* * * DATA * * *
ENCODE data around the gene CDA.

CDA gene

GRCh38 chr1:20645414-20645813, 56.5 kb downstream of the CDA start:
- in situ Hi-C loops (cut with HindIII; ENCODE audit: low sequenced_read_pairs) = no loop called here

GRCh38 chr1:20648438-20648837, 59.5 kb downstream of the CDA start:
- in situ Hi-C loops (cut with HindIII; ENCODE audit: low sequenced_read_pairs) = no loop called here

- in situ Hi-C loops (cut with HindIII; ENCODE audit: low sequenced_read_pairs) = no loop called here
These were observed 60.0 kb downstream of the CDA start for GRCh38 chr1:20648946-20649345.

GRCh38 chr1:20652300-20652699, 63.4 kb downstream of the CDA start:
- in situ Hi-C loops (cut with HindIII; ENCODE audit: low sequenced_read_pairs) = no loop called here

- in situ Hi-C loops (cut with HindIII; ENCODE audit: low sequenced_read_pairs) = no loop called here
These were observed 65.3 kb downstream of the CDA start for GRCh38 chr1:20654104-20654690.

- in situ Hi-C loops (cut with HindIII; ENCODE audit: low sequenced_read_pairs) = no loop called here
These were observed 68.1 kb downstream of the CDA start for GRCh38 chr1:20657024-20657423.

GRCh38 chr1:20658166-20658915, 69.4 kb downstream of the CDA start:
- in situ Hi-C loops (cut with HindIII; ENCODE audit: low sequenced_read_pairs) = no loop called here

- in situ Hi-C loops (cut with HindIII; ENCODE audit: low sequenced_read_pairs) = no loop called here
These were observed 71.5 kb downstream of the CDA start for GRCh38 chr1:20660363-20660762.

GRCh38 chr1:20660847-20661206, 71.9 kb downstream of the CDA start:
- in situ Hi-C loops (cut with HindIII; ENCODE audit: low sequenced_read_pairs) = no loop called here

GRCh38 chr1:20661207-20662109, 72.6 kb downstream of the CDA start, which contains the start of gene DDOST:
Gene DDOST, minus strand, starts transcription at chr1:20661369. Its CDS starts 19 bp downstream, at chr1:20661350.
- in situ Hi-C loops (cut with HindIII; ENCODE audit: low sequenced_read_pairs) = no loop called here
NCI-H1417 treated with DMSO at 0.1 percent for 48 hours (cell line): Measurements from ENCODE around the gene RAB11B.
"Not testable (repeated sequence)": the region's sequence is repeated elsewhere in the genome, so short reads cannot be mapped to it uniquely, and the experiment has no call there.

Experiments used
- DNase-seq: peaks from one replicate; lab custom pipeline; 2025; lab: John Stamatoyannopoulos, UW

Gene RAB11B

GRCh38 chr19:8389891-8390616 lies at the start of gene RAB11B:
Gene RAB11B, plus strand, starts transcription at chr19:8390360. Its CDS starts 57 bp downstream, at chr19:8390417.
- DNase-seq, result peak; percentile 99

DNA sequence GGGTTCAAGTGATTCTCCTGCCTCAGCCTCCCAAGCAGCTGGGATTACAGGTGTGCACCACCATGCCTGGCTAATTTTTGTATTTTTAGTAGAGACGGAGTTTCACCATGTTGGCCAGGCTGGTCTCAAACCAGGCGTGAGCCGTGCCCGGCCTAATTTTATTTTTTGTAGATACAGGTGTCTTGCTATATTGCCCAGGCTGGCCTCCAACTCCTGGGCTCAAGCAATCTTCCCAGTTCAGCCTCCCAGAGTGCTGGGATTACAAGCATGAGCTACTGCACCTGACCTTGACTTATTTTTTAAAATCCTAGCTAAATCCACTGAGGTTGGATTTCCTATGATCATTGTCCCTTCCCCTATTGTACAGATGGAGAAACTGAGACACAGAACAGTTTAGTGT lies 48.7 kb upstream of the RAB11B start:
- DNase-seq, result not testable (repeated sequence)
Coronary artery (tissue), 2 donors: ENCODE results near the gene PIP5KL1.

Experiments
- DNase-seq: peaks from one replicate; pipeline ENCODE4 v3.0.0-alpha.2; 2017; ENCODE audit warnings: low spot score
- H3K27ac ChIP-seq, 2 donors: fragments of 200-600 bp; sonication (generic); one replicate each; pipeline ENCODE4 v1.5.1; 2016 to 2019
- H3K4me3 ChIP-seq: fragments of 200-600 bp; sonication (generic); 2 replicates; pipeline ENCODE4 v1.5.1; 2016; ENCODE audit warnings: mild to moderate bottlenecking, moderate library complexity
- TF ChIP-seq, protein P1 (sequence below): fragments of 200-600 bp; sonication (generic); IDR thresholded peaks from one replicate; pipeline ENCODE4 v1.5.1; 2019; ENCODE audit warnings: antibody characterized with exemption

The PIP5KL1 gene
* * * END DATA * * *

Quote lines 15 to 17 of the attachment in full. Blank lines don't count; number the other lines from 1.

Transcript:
GRCh38 chr1:20658166-20658915, 69.4 kb downstream of the CDA start:
- in situ Hi-C loops (cut with HindIII; ENCODE audit: low sequenced_read_pairs) = no loop called here

- in situ Hi-C loops (cut with HindIII; ENCODE audit: low sequenced_read_pairs) = no loop called here